Status as on- 30/09/2020
Many a times, it may so happen that a builder of a real estate project seeks a loan from banks for the construction of a real estate project. Once the loan is sanctioned, the builder would then advertise the project in newspapers, thereby inviting applications from homebuyers for the purchase of flats. After raising money from both the bank as well as the home buyers, the unscrupulous builder diverts and misappropriates the fund. Consequently, the real estate project gets stalled leaving the home buyers and the banks in uncertainty.
Recently, the banks have started issuing an auction notice in respect of real estate projects where the builder has defaulted by not completing the construction of the project. This creates a grave position for the home buyers who have invested their life-savings into purchasing a flat in the real estate projects. In such a situation there are three remedies for aggrieved homebuyers:
- Filing a complaint against the bank under the Real Estate (Regulation and Development) Act, 2016 [“RERA”]; and
- Filing intervening application before DRT (if any case is pending)
- Invoking the Writ Jurisdiction of the relevant High Court.
Both these methods have proven to be successful under limited circumstances.
Filing a complaint against the Bank under RERA
Recently, a home buyer has filed a complaint against a bank, which had issued a notice for auction of the real estate project before the Haryana Real Estate Regulatory Authority [“HARERA”]. The HARERA offered relief to the home buyer by prohibiting the bank from auctioning the real estate project. The HARERA reasoned that by giving the loan for construction of the real estate project, the bank ‘caused the project to be constructed’, thereby it fell under the definition of a promoter under Section 2(zk) of RERA. Therefore, all the obligations of a promoter under RERA are attracted for the banks. The HARERA held that “if the auction is allowed and a third party is allowed to take over the project, the fate of the allottees of the sold inventory will be left in lurch”. Allowing the auction by bank, the HARERA noted, would be a violation of section 15 of RERA. This decision (Deepak Chowdhary v. PNB Housing Finance Limited) has been hailed as giving much relief to the home buyers who are facing coercive actions from the banks.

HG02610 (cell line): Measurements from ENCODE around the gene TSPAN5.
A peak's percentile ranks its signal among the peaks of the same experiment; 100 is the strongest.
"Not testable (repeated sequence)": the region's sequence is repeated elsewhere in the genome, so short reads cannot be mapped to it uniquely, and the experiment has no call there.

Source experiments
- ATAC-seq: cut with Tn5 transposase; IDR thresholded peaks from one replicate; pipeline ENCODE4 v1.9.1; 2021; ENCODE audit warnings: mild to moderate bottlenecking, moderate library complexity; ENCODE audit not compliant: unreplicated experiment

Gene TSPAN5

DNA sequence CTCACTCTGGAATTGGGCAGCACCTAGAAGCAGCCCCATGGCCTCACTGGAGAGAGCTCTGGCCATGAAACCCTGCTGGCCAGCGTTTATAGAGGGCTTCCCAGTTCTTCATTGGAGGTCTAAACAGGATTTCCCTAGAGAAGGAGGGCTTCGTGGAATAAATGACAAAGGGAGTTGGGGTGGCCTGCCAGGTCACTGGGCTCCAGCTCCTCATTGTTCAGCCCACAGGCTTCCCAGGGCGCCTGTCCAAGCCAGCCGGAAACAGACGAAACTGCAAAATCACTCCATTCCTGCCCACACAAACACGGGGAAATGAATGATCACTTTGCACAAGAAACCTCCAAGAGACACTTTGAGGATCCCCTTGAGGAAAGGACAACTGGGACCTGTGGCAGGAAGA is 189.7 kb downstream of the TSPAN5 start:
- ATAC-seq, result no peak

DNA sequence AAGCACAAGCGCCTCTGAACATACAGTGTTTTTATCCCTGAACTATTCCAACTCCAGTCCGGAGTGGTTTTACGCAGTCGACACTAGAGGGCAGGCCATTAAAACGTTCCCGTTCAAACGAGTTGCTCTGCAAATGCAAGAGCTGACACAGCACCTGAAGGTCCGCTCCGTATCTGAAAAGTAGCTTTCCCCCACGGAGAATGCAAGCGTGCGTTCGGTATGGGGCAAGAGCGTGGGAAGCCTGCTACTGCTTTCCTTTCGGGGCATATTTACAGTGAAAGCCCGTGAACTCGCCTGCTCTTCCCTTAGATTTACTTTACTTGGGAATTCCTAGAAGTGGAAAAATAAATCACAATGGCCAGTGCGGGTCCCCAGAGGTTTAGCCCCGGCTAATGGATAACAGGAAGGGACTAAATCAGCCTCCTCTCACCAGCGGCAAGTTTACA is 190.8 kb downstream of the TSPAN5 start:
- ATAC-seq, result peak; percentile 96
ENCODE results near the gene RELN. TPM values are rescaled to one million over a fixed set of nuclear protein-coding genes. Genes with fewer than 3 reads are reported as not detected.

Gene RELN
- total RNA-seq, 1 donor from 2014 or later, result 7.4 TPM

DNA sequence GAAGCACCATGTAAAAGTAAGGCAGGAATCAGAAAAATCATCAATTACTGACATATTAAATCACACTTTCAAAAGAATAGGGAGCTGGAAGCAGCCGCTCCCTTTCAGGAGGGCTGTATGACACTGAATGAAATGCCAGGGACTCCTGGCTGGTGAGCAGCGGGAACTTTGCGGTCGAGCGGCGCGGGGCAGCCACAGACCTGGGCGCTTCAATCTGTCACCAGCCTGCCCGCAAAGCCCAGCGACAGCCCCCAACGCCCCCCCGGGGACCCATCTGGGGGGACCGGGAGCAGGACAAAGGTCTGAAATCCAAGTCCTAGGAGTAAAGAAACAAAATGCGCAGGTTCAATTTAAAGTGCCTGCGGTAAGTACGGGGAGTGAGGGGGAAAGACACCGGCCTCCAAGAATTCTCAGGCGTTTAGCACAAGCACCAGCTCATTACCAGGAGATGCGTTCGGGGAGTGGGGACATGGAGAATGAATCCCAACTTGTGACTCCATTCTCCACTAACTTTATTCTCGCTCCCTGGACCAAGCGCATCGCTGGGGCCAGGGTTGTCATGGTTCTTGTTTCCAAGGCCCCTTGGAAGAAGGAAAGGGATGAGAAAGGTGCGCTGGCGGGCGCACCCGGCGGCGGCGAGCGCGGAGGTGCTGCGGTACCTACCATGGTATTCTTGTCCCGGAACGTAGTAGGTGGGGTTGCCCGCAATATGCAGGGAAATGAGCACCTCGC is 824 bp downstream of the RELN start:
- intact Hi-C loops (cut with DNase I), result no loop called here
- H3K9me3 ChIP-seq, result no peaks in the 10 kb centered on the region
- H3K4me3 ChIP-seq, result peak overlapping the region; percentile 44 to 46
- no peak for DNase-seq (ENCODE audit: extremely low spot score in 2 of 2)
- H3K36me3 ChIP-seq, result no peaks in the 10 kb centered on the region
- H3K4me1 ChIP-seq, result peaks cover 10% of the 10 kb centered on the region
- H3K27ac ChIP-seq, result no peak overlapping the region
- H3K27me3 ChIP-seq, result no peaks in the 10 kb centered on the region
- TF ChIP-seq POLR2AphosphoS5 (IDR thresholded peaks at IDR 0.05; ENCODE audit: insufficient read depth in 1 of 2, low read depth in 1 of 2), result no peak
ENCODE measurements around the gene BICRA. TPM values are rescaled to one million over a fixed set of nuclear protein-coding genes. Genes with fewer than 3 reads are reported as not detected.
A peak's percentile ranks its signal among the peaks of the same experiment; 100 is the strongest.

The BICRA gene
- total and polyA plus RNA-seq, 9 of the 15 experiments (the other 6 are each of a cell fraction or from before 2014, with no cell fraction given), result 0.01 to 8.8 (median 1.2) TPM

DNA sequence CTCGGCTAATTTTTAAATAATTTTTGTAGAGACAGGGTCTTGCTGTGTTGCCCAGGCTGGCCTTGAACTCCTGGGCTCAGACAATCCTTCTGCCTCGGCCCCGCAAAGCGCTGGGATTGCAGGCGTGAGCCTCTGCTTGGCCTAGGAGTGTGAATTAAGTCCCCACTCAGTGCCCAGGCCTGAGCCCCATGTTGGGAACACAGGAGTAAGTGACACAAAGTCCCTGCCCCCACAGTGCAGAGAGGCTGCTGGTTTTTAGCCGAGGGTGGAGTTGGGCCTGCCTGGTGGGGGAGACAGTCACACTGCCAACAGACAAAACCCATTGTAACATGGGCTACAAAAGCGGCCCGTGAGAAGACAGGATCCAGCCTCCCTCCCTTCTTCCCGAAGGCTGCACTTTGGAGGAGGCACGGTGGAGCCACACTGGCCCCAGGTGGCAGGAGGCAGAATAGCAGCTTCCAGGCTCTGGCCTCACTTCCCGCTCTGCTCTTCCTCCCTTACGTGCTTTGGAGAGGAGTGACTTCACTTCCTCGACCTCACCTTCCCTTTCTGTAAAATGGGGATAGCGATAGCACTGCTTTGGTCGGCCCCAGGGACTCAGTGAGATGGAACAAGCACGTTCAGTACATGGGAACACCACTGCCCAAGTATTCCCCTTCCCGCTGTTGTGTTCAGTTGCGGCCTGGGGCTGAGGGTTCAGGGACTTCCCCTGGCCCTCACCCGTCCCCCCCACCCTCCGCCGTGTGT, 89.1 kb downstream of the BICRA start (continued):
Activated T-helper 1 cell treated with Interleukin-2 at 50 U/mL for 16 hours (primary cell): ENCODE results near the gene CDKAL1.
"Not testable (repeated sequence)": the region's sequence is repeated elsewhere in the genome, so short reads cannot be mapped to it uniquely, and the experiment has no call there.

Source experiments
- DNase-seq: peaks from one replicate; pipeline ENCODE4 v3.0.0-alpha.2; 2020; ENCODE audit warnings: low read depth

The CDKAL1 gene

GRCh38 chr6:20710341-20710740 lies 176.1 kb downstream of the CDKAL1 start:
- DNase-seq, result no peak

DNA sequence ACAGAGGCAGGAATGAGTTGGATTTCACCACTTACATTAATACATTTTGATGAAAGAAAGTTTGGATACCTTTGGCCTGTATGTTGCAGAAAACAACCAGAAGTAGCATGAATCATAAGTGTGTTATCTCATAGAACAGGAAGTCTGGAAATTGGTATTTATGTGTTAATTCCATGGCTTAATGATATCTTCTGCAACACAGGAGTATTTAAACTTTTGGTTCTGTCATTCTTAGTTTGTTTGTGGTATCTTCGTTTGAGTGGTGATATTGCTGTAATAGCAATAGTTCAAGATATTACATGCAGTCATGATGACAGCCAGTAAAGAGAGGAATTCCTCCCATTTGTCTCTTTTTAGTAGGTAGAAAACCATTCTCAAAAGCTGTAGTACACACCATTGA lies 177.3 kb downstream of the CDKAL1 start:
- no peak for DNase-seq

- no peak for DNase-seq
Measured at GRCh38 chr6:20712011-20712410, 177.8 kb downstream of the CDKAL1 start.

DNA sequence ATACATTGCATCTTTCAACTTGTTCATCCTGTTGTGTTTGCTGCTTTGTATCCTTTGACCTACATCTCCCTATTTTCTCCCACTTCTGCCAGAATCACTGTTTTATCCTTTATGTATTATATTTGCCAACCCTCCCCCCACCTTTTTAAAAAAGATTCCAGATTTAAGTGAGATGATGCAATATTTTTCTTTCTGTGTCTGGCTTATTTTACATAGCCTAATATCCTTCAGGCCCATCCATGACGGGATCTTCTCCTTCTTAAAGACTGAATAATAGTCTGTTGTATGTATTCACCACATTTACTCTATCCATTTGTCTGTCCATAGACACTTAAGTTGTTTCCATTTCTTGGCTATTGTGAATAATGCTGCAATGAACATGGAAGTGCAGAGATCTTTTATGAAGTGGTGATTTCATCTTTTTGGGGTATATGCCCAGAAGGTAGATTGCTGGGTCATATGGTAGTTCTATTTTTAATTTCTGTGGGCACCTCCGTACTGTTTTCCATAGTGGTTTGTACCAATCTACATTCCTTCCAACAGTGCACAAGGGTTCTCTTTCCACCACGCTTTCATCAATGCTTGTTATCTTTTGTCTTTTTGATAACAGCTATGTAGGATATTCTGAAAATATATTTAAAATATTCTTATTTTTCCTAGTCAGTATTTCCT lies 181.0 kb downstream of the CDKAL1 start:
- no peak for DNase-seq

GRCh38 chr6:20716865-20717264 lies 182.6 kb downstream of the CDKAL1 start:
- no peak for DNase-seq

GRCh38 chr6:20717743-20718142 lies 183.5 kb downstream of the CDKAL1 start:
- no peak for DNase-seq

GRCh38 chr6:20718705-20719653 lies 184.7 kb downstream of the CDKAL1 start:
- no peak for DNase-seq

Filing a Writ Petition before a High Court:
In Anandghan Griharachana Sahakari Sanstha Maryadit v. Union of India, the home buyers approached the Bombay High Court under Article 226 of the Constitution of India to seek relief against the banks. In this case, the banks were forcing the home buyers of a stalled real estate project to pay the EMIs on the home loans taken by them. Noting that the corporate insolvency resolution process had been initiated against the defaulting real estate developer, the Bombay High Court prohibited the banks from recovering EMIs from the homebuyers.
When home buyers face coercive actions from the banks, they can also send a notice to bank citing RBI Circular no 2010-11/368 dated January 14, 2011 [“Circular”]. As per this Circular, an obligation has been put on banks to ensure that the funds given by them are not diverted for corrupt purposes. Thus, the banks cannot ask the homebuyers for money in case the developer has mismanaged the funds.
Conclusion: From the foregoing, it becomes clear that the courts have delivered decisions to protect the interests of the home buyers. Therefore, the home buyers need not worry against the coercive actions taken by banks and must seek immediate legal counsel whenever they face an auction notice from the banks.
Disclaimer– The above article is based on the interpretation of the related laws and judicial pronouncements. The readers are expected to take legal advice before relying on this article. The author can be reached at firstname.lastname@example.org or call the IP expert at 8383011629.